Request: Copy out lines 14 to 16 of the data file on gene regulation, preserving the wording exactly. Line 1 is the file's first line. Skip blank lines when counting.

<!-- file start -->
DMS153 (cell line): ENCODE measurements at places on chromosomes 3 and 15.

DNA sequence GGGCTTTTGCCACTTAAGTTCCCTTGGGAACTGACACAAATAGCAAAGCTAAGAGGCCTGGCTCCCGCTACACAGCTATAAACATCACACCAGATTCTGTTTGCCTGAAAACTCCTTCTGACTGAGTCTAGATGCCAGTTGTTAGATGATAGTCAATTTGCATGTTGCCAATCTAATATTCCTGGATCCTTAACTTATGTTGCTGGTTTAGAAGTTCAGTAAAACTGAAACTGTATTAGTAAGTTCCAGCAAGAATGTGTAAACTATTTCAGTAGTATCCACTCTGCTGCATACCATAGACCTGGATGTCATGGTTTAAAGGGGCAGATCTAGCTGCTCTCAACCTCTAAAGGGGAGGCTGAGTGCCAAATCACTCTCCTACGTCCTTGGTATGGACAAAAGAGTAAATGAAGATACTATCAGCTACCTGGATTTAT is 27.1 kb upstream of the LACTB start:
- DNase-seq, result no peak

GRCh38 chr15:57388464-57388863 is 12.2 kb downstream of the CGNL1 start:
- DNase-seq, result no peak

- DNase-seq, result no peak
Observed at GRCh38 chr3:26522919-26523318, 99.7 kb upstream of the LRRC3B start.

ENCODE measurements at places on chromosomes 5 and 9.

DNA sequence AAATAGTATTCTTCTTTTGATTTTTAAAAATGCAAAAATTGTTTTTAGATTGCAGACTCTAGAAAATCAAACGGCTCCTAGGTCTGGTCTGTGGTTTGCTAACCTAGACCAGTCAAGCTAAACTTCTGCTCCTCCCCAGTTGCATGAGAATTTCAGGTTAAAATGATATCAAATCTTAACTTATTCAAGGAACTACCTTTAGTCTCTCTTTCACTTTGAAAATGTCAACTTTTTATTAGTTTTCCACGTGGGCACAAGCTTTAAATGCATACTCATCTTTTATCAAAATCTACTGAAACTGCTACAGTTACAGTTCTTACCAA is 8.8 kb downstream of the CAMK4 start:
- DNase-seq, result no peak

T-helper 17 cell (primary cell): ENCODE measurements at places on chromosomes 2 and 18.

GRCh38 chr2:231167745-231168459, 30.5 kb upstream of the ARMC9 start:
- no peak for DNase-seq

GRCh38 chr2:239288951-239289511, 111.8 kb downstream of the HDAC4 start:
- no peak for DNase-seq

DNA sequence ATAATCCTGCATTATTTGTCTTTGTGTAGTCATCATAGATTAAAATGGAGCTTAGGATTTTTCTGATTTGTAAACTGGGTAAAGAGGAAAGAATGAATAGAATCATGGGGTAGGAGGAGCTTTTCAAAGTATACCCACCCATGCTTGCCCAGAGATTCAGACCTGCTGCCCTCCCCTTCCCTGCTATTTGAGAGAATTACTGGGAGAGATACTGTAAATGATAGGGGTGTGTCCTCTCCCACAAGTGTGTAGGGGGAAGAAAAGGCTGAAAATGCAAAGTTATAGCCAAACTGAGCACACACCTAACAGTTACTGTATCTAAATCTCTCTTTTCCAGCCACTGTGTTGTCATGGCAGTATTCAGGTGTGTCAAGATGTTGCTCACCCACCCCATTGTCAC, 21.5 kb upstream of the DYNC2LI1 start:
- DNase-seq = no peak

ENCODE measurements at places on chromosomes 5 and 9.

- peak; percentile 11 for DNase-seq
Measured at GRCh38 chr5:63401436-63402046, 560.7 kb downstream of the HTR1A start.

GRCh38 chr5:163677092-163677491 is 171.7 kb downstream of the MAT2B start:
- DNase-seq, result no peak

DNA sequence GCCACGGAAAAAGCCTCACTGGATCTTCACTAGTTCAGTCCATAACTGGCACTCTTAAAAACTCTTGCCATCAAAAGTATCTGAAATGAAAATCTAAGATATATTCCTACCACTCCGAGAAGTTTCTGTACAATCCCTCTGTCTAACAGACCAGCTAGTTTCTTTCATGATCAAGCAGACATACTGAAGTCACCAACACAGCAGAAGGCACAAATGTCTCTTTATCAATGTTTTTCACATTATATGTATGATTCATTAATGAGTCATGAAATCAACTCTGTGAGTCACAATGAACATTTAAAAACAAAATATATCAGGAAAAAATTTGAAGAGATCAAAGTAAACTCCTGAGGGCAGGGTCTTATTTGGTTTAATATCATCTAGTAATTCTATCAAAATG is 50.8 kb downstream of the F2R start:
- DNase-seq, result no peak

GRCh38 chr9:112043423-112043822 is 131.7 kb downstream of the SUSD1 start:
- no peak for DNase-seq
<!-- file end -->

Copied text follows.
GRCh38 chr2:239288951-239289511, 111.8 kb downstream of the HDAC4 start:
- no peak for DNase-seq

DNA sequence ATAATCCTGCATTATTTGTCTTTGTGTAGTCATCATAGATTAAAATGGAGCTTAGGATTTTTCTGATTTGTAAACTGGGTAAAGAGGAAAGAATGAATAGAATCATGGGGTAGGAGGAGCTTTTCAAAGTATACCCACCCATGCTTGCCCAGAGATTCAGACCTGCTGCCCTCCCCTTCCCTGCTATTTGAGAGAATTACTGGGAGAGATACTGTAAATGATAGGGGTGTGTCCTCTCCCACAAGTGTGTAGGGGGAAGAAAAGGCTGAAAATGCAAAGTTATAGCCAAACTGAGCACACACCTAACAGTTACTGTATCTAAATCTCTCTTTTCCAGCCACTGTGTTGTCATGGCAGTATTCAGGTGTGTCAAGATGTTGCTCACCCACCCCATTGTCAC, 21.5 kb upstream of the DYNC2LI1 start: